Don’t Always Go for the “Happy Ending”
And here’s where my publisher and I disagree.
The original ending to Dark Awakening was not happy. The publisher wanted a “happy ending,” but I contended that love stories with a “happy ending” were worn out and trite. He maintained that readers wanted happy endings. So instead, we compromised and I re-wrote a ‘happy-for-now’ ending.
While I really wanted my readers to feel the heartache and longing between my two characters, I also knew the publisher had a good point about leaving my readers satisfied, happy and fulfilled. The compromise allowed me to still give readers a feel good ending without going the route of the traditional fairy tale ending. My advice to you: don’t be afraid to explore what it means to be in love and challenge yourself to create a story outside of your comfort zone.
Sometimes it’s less about what you do and more about what you don’t do. Keep this in mind while you’re writing your love story and your readers will thank you.
What rules have you broken when writing your novel? Drop me a line below, I’d love to hear your thoughts.
February 7, 2017 at 1:28 pm
I am going to disagree on point 3. I require a happy ending as a reader. Require it. It’s one of the reasons I read Romance. The HEA is a core part of the genre.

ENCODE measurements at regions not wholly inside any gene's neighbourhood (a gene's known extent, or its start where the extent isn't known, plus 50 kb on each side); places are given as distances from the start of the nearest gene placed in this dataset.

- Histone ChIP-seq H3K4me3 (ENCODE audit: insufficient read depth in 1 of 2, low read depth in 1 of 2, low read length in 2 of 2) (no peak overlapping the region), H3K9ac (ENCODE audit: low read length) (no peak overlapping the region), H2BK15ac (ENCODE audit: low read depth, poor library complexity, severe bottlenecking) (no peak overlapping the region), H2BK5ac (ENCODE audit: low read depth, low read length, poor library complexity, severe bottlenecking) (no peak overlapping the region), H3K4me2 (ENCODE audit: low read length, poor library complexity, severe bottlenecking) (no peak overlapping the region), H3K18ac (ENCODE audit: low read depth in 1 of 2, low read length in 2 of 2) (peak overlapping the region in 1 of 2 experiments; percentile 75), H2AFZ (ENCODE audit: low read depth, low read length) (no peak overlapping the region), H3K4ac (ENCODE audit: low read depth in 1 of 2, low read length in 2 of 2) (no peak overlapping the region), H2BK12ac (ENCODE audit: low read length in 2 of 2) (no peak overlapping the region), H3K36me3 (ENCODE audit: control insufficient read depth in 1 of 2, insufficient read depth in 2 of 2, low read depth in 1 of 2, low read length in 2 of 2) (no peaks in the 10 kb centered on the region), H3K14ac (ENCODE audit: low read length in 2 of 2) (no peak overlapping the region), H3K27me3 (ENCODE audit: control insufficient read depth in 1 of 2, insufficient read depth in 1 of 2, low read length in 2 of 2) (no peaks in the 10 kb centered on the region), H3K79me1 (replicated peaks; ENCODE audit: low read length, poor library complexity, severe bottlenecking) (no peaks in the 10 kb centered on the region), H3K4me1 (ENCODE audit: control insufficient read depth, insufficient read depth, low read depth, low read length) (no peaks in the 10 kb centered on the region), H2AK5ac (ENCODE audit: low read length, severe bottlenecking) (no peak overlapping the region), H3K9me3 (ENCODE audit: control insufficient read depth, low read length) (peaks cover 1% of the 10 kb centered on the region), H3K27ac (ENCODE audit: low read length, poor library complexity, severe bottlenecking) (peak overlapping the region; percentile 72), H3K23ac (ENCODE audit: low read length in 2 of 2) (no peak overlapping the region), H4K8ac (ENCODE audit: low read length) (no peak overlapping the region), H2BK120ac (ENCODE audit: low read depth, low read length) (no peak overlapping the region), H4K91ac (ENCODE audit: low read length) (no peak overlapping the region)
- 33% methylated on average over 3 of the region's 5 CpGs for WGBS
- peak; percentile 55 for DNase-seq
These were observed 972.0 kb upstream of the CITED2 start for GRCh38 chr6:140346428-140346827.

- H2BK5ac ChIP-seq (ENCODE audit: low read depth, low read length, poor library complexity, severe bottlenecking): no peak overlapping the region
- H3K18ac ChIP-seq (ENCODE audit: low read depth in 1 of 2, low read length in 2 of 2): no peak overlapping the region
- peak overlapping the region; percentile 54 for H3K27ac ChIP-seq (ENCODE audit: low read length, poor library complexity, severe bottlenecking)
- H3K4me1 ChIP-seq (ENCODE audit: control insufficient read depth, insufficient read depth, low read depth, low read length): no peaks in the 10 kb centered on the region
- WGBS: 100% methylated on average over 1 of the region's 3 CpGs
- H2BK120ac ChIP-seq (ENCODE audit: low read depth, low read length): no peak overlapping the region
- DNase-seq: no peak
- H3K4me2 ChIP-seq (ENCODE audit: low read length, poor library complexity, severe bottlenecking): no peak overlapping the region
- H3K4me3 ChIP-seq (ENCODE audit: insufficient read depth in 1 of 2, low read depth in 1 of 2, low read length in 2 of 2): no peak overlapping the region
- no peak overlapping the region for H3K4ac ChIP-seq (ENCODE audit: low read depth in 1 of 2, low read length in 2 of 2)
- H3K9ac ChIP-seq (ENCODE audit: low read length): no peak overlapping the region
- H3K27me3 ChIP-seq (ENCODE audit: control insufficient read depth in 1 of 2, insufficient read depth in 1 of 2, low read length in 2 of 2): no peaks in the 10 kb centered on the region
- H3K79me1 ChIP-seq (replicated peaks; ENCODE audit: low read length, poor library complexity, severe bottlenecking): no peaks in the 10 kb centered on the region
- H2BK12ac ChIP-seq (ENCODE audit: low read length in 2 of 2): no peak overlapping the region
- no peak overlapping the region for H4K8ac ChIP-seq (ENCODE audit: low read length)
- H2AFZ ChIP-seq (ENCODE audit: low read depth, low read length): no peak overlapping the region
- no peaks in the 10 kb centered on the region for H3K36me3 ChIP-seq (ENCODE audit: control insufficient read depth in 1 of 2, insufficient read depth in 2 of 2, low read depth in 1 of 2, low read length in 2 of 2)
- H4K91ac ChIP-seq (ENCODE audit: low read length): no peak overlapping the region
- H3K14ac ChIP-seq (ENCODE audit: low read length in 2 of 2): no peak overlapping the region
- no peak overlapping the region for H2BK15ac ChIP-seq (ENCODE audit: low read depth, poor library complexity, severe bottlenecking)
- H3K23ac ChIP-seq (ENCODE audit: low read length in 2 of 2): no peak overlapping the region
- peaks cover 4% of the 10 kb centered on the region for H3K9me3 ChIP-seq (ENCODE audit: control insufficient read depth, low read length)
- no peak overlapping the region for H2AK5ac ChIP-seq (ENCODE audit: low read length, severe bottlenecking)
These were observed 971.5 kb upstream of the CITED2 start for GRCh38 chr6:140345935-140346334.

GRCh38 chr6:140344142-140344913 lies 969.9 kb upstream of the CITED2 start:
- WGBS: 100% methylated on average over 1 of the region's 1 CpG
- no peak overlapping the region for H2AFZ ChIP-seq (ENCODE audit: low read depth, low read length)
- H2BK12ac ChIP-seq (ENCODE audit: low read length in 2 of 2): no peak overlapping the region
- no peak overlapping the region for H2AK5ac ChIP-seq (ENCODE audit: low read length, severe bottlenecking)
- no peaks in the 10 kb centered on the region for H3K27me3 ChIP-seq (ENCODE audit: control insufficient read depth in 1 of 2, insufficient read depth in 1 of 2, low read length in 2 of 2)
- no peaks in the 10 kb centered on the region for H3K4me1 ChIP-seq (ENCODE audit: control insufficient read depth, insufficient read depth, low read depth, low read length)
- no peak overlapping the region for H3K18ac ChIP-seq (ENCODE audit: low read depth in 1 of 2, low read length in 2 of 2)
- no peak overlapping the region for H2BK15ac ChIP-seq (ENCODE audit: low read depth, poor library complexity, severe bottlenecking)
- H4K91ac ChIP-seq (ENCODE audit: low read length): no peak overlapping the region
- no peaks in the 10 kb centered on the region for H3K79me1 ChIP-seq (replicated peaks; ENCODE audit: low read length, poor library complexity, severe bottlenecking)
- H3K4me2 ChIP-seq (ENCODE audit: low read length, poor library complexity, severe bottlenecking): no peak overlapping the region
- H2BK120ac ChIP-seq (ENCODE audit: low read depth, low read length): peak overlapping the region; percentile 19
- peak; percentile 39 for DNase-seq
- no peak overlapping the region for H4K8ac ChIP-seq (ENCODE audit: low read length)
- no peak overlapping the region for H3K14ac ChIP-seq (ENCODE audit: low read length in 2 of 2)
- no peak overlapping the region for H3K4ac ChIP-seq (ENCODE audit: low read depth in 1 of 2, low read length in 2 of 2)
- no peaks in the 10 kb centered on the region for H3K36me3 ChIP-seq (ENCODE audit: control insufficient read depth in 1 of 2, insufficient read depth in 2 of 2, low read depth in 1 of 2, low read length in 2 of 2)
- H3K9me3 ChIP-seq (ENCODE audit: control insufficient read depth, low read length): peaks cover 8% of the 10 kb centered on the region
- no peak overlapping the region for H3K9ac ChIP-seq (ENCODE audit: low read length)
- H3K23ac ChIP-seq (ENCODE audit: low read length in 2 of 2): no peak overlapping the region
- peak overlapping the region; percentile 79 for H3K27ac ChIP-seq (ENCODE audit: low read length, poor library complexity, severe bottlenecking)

I feel “ripped off” if I don’t get a HEA. The real world provides enough endings that aren’t happy. I want my escape through reading to be different.
February 8, 2017 at 3:00 am
You are definitely not alone, Elizabeth! My publisher also told me that readers want a HEA or at least a HFN (Happy For Now) ending. On one hand, I can definitely see your / (his) point, but on the other hand, I want my readers to feel the heartache, tension, and real-world connection that comes from a not-so-happy ending. But, to your point, if readers want that, they wouldn’t need to read! Thanks for sharing your insights and the reminder that readers love romance because of the HEA!
March 21, 2017 at 2:02 pm
I’m seeing a lot more “happy for now” endings for series books, particularly contemporary romance or paranormal/fantasy. I think it’s tricky when you write a book, with a significant romance plot, that ends with dissolution between the characters. A friend of mine wrote a series, and the first main romance she developed for three books, she broke up in the middle of the fourth. It wasn’t the right relationship so it had to end, but doing it before the end gave the readers some words to heal through and other things to celebrate.
I agree with Elizabeth about HEA. As a reader, I would be horrified to read a modern romance that ends badly, mostly because of my expectation for the genre. In every romance book, despite all that the author puts the characters (and the reader) through, we feel like we’ve been promised that they’ll be together in the end. If you warn people it’s not that kind of romance, you give it away. And even if you do hint at it in marketing, odds are there will be readers who don’t pay attention and get upset anyway. (I know, I work in IT and have warned people over and over, only to have them not listen and complain later.)